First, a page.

Heap Memory

Heap Memory

Post by Paul Condinh » Sat, 22 Jun 1996 04:00:00



I am looking for any info on HEAP MEMORY on SCO UNIX 3.2v4.2. Is
there a KERNEL parameter that can be modified? If so are there any
related KERNEL parameters that also have to be modified?

I have checked all the documentation I have on SCO UNIX 3.2v4.2 and
Open Server Enterprise 5.0. The only mention of HEAP MEMORY was in
SCOHELP on 5.0 regarding the -h parameter with the nfsstat command,
and that parameter doesn't even work.

thanks in advance.
pc.

 
 
 

Heap Memory

Post by Kurt J Lan » Sat, 22 Jun 1996 04:00:00



>I am looking for any info on HEAP MEMORY on SCO UNIX 3.2v4.2. Is
>there a KERNEL parameter that can be modified? If so are there any
>related KERNEL parameters that also have to be modified?
>I have checked all the documentation I have on SCO UNIX 3.2v4.2 and
>Open Server Enterprise 5.0. The only mention of HEAP MEMORY was in
>SCOHELP on 5.0 regarding the -h parameter with the nfsstat command,
>and that parameter doesn't even work.

I am guessing you are coming from a Windoze environment.
UNIX systems don't mess with heaps. They also don't GPF.
Every program is protected from every other one. If this is
not related to your question, I don't understand your
question. Hope this helps.
--
--


 
 
 

Heap Memory

Post by Troy DeJon » Wed, 03 Jul 1996 04:00:00




: >I am looking for any info on HEAP MEMORY on SCO UNIX 3.2v4.2. Is
: >there a KERNEL parameter that can be modified? If so are there any
: >related KERNEL parameters that also have to be modified?

: >I have checked all the documentation I have on SCO UNIX 3.2v4.2 and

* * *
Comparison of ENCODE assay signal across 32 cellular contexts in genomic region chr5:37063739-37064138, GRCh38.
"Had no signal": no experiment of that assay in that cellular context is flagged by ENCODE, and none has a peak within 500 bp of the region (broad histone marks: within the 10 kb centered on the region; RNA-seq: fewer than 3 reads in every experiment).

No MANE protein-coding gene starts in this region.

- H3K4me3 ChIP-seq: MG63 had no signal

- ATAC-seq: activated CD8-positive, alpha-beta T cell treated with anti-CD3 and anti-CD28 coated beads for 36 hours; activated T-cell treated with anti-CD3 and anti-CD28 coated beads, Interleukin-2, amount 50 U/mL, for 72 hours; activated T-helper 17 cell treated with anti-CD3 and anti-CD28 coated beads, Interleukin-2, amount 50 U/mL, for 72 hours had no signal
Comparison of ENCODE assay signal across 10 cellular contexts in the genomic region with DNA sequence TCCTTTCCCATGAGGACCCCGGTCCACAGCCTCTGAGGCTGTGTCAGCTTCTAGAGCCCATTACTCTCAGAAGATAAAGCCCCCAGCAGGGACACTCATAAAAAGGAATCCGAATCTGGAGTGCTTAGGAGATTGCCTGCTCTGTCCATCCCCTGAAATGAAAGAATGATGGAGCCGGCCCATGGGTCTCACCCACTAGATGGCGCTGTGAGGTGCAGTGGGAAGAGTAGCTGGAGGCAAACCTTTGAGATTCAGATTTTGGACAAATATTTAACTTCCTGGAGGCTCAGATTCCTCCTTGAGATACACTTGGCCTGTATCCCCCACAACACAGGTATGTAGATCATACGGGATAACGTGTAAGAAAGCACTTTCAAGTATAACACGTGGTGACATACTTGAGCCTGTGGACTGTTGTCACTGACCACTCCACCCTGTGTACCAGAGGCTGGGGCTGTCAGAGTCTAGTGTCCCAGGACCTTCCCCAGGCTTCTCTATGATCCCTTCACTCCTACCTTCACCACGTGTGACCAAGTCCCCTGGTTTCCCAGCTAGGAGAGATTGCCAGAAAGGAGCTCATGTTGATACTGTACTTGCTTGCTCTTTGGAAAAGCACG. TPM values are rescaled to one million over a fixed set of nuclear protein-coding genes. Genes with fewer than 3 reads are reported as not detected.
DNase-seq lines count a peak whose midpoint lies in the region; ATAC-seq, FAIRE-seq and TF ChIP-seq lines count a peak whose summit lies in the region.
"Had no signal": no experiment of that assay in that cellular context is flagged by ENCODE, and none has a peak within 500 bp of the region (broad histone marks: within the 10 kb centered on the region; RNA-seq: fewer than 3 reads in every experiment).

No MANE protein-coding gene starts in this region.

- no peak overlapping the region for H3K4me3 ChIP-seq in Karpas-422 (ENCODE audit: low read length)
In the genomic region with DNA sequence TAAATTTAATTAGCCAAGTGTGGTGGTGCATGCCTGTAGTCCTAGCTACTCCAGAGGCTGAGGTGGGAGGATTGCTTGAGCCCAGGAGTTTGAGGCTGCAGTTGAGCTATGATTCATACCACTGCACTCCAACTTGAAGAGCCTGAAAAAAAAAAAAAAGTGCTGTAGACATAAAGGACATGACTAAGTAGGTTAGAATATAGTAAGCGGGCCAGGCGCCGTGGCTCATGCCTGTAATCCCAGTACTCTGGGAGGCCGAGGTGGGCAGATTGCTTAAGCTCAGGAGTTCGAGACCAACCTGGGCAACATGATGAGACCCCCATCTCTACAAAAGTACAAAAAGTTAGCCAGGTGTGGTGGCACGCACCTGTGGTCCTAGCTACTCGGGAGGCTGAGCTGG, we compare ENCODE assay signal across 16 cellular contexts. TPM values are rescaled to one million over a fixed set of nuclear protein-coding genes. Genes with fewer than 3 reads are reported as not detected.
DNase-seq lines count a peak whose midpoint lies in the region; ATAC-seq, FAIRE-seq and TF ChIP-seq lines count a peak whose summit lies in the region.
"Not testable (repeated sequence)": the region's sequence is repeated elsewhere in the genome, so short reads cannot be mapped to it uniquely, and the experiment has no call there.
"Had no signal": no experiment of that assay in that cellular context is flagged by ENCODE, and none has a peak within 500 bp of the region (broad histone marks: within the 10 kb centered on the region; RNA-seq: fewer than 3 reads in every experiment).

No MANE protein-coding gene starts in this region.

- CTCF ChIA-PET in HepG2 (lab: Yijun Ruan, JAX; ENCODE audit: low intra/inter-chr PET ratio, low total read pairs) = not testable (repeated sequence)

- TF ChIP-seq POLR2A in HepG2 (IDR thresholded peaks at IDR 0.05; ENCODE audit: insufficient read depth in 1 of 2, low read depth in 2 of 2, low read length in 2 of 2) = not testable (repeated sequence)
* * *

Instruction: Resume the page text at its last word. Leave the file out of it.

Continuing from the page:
: >Open Server Enterprise 5.0. The only mention of HEAP MEMORY was in
: >SCOHELP on 5.0 regarding the -h parameter with the nfsstat command,
: >and that parameter doesn't even work.

: I am guessing you are coming from a Windoze environment.
: UNIX systems don't mess with heaps. They also don't GPF.
: Every program is protected from every other one. If this is
: not related to your question, I don't understand your
: question. Hope this helps.
: --
: --

UNIX systems most certainly do "mess" with heaps.  If your UNIX program
calls malloc(), then you are increasing the size of your heap, or break,
via the sbrk() system call.

UNIX programs GPF as well.  Have you even seen your program die with
a "Segmentation fault (core dumped)"?  Well, that was because the kernel
got a GPF (or one of a few other faults) and then sent your process a
SIGSEGV signal.  

I will agree, though, that I'm not clear on what type of info Paul wants.
A pretty complete understanding of the layout of a UNIX process in
memory could be gleaned from a variety of UNIX internals books.

--
Troy de Jongh           "No matter how hard you push and no matter what the
                         priority, you can't increase the speed of light."  
                         Fundamental Truth #2, RFC 1925